Facebook will be replacing its Trending column with something better.
To see something “trending” on social media can cause a user to stumble for a moment. Is it another school shooting? Another celebrity passing? Another criminal act or accusation? Simply seeing a name or location in the trending column doesn’t provide much more information than this: a lot of people are talking about it.
But one platform will stop showing users these geographic- and interest-based topics. Facebook announced that it is halting its Trending column, which it first launched in 2014, and replace it with other, better news options.
So what will we see instead?
One such option is the Breaking News widget which will allow news publishers to alert the public that a story is a hot topic; this might seem like just another word for trending, but it will be the content creators who decide it’s “breaking,” rather than users (and potentially, bots) who simply share posts about it. More than eighty publishers worldwide will contribute, including, to be sure, numerous Conservative outlets following the aftermath of founder Mark Zuckerberg’s recent field trip to testify before Congress about the “slanted” nature of posts that Facebook spreads.
The Facebook Watch section will also get some updating, as the platform begins to deliver live news coverage of events. While some of this content will be the expected live coverage of an important or breaking event, others will be more scheduled, live daily news briefings.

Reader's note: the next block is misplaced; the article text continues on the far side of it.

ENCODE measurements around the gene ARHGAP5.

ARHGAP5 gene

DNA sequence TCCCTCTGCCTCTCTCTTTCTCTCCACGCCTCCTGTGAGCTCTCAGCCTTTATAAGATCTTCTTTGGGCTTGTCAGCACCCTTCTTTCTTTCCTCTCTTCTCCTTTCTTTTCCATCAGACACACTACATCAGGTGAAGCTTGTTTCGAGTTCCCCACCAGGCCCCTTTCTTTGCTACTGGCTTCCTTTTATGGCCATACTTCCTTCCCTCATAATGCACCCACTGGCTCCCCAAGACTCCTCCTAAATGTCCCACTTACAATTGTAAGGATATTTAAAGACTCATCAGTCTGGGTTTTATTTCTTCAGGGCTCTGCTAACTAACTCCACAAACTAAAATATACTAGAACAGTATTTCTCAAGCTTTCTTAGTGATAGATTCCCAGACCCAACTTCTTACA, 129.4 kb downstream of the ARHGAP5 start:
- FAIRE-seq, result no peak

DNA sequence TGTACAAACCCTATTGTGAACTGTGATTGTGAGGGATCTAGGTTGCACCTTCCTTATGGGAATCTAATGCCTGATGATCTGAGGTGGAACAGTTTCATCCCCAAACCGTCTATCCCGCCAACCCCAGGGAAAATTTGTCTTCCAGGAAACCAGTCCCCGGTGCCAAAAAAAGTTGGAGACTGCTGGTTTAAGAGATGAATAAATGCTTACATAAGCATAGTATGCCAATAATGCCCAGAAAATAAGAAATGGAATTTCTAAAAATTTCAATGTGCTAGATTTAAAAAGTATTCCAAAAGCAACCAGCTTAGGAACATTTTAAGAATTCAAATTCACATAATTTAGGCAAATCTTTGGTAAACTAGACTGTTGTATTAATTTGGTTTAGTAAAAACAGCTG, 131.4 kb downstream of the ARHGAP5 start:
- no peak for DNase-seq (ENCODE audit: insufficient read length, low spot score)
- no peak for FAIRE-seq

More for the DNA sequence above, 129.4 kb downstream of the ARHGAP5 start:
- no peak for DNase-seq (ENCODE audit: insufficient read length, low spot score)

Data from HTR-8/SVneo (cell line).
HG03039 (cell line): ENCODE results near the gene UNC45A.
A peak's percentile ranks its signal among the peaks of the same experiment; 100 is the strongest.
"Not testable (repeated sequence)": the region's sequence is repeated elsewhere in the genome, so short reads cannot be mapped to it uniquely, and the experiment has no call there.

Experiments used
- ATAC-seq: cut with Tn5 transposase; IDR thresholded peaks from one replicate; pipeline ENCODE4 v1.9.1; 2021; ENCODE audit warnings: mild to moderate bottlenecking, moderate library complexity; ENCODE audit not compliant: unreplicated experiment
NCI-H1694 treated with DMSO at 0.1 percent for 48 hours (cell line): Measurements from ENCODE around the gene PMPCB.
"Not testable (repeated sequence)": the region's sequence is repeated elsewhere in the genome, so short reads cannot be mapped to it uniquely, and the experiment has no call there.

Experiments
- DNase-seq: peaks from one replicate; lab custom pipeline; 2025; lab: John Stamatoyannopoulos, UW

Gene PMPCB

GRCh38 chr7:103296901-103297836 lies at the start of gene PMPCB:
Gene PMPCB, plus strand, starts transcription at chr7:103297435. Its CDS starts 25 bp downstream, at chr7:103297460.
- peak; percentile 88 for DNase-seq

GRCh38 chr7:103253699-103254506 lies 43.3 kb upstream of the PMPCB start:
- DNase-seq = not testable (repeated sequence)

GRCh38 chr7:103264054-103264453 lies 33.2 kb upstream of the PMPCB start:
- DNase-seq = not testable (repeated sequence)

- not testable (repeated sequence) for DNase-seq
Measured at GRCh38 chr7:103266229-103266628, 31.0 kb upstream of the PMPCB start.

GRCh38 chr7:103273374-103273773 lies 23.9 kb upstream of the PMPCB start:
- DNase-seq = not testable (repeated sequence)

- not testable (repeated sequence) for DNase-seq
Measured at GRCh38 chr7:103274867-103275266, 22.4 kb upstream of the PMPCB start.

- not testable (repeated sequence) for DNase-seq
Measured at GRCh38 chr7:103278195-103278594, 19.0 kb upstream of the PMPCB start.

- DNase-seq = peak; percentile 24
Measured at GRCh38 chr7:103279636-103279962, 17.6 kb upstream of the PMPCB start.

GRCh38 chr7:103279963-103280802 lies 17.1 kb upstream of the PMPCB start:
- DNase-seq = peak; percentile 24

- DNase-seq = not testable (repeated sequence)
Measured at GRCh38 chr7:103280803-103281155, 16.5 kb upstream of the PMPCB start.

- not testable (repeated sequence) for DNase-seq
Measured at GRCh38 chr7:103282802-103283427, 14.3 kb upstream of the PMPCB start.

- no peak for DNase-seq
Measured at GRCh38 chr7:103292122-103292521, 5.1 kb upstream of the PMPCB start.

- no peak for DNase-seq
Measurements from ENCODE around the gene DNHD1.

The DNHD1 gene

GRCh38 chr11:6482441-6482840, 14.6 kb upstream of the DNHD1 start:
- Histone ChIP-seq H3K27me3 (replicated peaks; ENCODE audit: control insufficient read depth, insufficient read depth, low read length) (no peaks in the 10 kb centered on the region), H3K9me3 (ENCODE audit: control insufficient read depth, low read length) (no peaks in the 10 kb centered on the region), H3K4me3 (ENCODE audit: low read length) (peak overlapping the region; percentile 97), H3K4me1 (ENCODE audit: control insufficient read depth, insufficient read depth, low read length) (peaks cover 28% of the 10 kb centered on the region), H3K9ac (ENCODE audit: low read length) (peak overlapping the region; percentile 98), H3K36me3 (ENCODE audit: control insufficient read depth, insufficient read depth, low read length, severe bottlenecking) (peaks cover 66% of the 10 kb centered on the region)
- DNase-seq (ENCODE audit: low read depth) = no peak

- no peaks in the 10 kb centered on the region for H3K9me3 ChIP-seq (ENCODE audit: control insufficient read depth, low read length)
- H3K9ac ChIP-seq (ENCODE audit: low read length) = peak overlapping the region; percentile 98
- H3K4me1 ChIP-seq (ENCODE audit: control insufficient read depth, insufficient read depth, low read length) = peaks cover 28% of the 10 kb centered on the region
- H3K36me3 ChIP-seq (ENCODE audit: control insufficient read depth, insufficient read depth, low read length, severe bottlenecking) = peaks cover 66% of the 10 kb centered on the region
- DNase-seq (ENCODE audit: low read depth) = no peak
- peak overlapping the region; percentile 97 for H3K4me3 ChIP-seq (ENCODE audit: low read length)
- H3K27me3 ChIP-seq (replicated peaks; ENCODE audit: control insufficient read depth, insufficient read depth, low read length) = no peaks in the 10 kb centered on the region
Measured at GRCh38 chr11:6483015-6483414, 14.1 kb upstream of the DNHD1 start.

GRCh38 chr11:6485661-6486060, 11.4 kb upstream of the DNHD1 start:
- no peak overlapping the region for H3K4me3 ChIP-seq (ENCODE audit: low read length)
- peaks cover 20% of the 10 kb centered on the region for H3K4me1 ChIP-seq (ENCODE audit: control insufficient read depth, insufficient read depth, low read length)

The third feature may have people a little less thrilled. The new “Today In” feature will deliver headlines to users based on their geographic location in an effort to make local news as relevant as top headlines. However, a number of people have expressed privacy concerns in light of recent news about Facebook’s long-time data sharing slip-ups, and having one more reason to track a person through their profile information or smartphone location settings might not sit too well with some users.
Will this make Facebook users stick around?
This announcement comes at a time when Facebook is coming under intense backlash from users for spreading their data far and wide. This week, reports surfaced that Facebook has even been selling user data and platform inner workings to foreign companies for the purpose of designing more targeted user experiences. This has caused a small but growing exodus from the platform as users close their accounts in protest of yet more perceived invasions of privacy.